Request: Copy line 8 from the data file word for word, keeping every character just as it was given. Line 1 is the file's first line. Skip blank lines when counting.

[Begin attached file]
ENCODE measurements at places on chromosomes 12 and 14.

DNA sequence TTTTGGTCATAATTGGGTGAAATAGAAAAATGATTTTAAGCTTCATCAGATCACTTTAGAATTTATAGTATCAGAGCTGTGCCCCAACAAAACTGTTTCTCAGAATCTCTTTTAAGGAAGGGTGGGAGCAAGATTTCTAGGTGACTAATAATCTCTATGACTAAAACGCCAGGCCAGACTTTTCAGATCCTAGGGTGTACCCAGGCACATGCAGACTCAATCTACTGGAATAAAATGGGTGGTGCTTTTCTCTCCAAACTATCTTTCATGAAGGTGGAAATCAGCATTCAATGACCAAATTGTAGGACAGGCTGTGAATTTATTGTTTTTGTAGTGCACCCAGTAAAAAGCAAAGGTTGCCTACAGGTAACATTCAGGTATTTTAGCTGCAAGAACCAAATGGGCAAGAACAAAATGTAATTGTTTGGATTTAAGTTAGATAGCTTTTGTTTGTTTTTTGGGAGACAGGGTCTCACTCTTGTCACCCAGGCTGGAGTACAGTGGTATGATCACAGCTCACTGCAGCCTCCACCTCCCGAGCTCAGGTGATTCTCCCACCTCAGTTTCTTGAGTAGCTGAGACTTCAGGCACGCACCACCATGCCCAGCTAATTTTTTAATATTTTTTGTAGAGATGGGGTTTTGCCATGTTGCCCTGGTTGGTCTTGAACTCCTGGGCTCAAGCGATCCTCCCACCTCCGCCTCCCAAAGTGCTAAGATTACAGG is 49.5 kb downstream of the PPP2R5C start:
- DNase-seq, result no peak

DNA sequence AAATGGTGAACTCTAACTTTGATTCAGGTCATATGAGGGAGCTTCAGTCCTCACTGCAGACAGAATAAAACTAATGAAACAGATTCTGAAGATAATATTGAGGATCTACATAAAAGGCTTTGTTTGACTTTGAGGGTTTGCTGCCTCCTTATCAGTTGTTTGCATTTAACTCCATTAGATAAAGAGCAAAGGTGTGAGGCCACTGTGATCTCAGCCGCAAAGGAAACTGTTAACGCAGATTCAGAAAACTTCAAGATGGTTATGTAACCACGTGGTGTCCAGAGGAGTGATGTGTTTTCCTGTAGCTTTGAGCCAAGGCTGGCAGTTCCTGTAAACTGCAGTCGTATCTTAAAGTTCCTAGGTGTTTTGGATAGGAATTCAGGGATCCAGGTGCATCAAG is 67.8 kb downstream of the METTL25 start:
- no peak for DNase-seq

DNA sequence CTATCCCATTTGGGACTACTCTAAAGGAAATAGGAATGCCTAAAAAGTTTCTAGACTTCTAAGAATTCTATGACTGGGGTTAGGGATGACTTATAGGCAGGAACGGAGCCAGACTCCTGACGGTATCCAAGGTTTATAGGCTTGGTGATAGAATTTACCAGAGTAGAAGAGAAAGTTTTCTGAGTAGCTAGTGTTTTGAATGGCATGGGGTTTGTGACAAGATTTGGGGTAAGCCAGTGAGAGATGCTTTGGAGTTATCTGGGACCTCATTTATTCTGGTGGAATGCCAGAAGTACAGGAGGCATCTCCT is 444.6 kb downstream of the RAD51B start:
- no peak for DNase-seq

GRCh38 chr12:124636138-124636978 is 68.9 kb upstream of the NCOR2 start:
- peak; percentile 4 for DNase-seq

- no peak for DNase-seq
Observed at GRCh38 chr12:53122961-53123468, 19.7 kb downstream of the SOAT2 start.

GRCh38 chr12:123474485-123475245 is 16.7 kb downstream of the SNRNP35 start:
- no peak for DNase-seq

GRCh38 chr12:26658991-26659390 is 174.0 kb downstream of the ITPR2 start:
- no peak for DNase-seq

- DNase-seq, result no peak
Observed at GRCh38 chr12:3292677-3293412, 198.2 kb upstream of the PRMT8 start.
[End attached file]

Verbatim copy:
GRCh38 chr12:124636138-124636978 is 68.9 kb upstream of the NCOR2 start: